By Michael Goldstein
By Dennis Romero
By Sarah Fenske
By Matthew Mullins
By Patrick Range McDonald
By LA Weekly
By Dennis Romero
By Simone Wilson
On Saturday and Sunday, Frances and Luis engage in an orgy of housecleaning and re-painting, hoping to get the jump on any future inspections that DCFS might decide to impose. Before they begin, Luis makes a trip to Home Depot to buy a small electric sander, a couple sheets of dry wall, putty to fill in any cracks and holes, two new smoke alarms, and a list of miscellaneous items like childproof latches for the cabinets and small plastic, kid-safe plugs to put in every electrical outlet. "We got to do this right," he says. "We were going to paint the kids’ rooms anyway. We already bought the paint on sale at Kmart. But now we’re going to make this house perfect," he says. "Perfect."
By Sunday night, the worst of the cleaning is done, all broken toys and raggedy clothes, sheets and towels have been relegated to the trash, and the living room, at least, has been painted. On Monday, Frances drives around gathering all the letters, then takes the stack to Kinko’s late Monday night, where she makes enough copies for seven neat packets, which she intends to hand out to the judge and whatever lawyers and social workers will take them.
While the fate ofthe Aguilar children is uncertain, the fate of foster child Mando is the most uncertain of all, since the chances are slim to none that the county will return him to Frances and Luis. Yet, thus far, there is no one else to claim him. Mando is a bright child, and has begun talking in the months since he has joined the Aguilar household. "He was really coming out of his shell because he was finally, you know, secure," Frances says. "Before us, he was never secure. Before us, he was living with his mother in a Laundromat."
Horrified at the thought of Mando disappearing forever into the impersonal jaws of the county system, she attempts to contact Mando’s mother, without success. She has better luck with Mando’s dad, Victor, who surprises everyone by telling her that, yes, he would be willing to come to court and establish paternity. Since they are to be at court at 8 a.m., it is arranged that Frances and Luis will pick Victor up in front of the Homeboy office at 7:30 a.m. on Tuesday morning.
Although Victor swears he’ll show up, Frances is doubtful. "He says he’s clean and sober and he’s working, but who knows? Everybody tells me not to count on him, that he’ll never come through," Frances says. "Nobody gives a fuck about Mando. No one has ever given a fuck about Mando."
Yet, at 7:15, just as Frances and Luis are nearly ready to walk out of the house and head toward Homeboy, Victor appears at their door looking clear-eyed and nicely dressed in crisply pressed beige slacks and a long-sleeved sport shirt and a tidy sweater vest. "Mando’s my son," Victor says, looking nervous but eager. "I’ve got to do right by him."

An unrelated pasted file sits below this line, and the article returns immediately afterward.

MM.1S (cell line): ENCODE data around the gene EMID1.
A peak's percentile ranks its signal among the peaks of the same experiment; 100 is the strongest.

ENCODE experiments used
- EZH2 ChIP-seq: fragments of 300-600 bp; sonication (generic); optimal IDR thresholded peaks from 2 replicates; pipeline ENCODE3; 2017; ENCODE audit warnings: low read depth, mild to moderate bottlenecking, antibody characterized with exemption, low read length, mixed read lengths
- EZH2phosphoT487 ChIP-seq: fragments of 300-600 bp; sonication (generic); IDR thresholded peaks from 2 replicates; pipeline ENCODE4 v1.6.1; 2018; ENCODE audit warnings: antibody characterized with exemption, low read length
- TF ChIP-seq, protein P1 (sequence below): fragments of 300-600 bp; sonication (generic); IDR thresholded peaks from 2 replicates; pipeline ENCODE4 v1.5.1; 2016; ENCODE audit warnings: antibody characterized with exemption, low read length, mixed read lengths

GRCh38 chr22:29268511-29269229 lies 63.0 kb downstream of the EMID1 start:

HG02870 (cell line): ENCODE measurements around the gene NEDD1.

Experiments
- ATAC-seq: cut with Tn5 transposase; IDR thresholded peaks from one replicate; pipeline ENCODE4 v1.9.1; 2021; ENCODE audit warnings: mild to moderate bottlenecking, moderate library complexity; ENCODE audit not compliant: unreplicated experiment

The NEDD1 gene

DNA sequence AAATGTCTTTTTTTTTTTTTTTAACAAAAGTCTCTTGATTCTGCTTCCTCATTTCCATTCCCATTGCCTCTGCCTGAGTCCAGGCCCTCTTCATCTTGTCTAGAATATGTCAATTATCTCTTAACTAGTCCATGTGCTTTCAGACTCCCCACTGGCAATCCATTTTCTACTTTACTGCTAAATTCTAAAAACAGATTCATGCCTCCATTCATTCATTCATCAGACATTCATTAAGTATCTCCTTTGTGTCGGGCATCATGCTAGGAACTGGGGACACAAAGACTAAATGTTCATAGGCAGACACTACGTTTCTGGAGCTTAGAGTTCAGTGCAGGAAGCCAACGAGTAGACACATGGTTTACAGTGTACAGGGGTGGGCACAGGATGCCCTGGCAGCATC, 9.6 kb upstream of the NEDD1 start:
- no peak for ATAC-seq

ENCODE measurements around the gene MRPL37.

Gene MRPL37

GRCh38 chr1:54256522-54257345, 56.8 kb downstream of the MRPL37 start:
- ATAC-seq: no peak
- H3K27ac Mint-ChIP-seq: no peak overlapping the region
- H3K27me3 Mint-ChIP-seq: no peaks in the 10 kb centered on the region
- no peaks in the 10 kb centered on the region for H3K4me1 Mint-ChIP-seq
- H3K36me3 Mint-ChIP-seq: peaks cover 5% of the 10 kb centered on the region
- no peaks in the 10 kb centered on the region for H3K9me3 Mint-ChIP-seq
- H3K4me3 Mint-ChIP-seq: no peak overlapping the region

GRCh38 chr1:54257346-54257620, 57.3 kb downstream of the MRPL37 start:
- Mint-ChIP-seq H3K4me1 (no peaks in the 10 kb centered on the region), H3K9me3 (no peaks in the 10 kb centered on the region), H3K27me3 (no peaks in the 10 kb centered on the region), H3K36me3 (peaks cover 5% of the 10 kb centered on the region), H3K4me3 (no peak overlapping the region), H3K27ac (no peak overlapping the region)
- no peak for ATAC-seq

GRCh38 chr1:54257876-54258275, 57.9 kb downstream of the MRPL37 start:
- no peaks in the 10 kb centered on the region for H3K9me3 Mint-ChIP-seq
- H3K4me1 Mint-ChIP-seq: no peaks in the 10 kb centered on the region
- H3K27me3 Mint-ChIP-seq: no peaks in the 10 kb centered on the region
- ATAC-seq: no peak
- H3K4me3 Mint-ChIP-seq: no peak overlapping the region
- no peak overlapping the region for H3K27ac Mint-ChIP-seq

The hearing is to be held at the Edmund D. Edelman Children’s Court, just off the 710 freeway in Monterey Park. When the facility opened in 1992, it was billed as the first "child sensitive" courthouse in the nation. Before its existence, child-dependency hearings were held either at the criminal-court building downtown or in temporary trailers behind Van Nuys Superior Court. On the surface of it, the six-story structure is pleasant in design. Each floor is marked by symbols as well as numbers, clouds for one floor, snowflakes for another, moons for a third. Even the courtrooms are smaller than the norm, with walls and ceilings adorned with brightly painted animals and other kid-friendly images of the individual judges’ choosing. In the large third-floor waiting room, Frances and Luis are directed to seat themselves along with six dozen assorted other parents, grandparents and miscellaneous adults, all members of families that have somehow run afoul of this system. Despite the high-pitched, jovial chatter coming from television monitors permanently tuned to the Disney Channel and the attractive peach and turquoise décor, the atmosphere at Edelman Children’s Court is redolent with panic.
For the first hour after Frances and Luis arrive, not much happens. Then, around 9 a.m., lawyers begin to expel themselves from the courtrooms into the communal waiting area, whereupon they each call out the names of their clients. Most court proceedings — be they criminal or civil — feature two lawyers, one for the prosecution, one for the defense. In children’s court, however, a larger array of attorneys is required. In the Aguilars’ case, there is a lawyer for Frances, another for Luis, a third lawyer to represent the children, and a fourth lawyer who introduces herself as representing the county of Los Angeles. The function of the last lawyer is the most perplexing, as it would seem that the interests of the children and those of the county would be one and the same, therefore requiring only one attorney. Up until 20 years ago, in fact, that’s how things worked. But sometime in the mid-1980s, it was determined that a separate lawyer was needed to represent the L.A. County Department of Children and Family Services itself, meaning the point of view of the social workers who are bringing the allegations against the parents. In practical terms, this means that that the county’s lawyer is the prosecutor.
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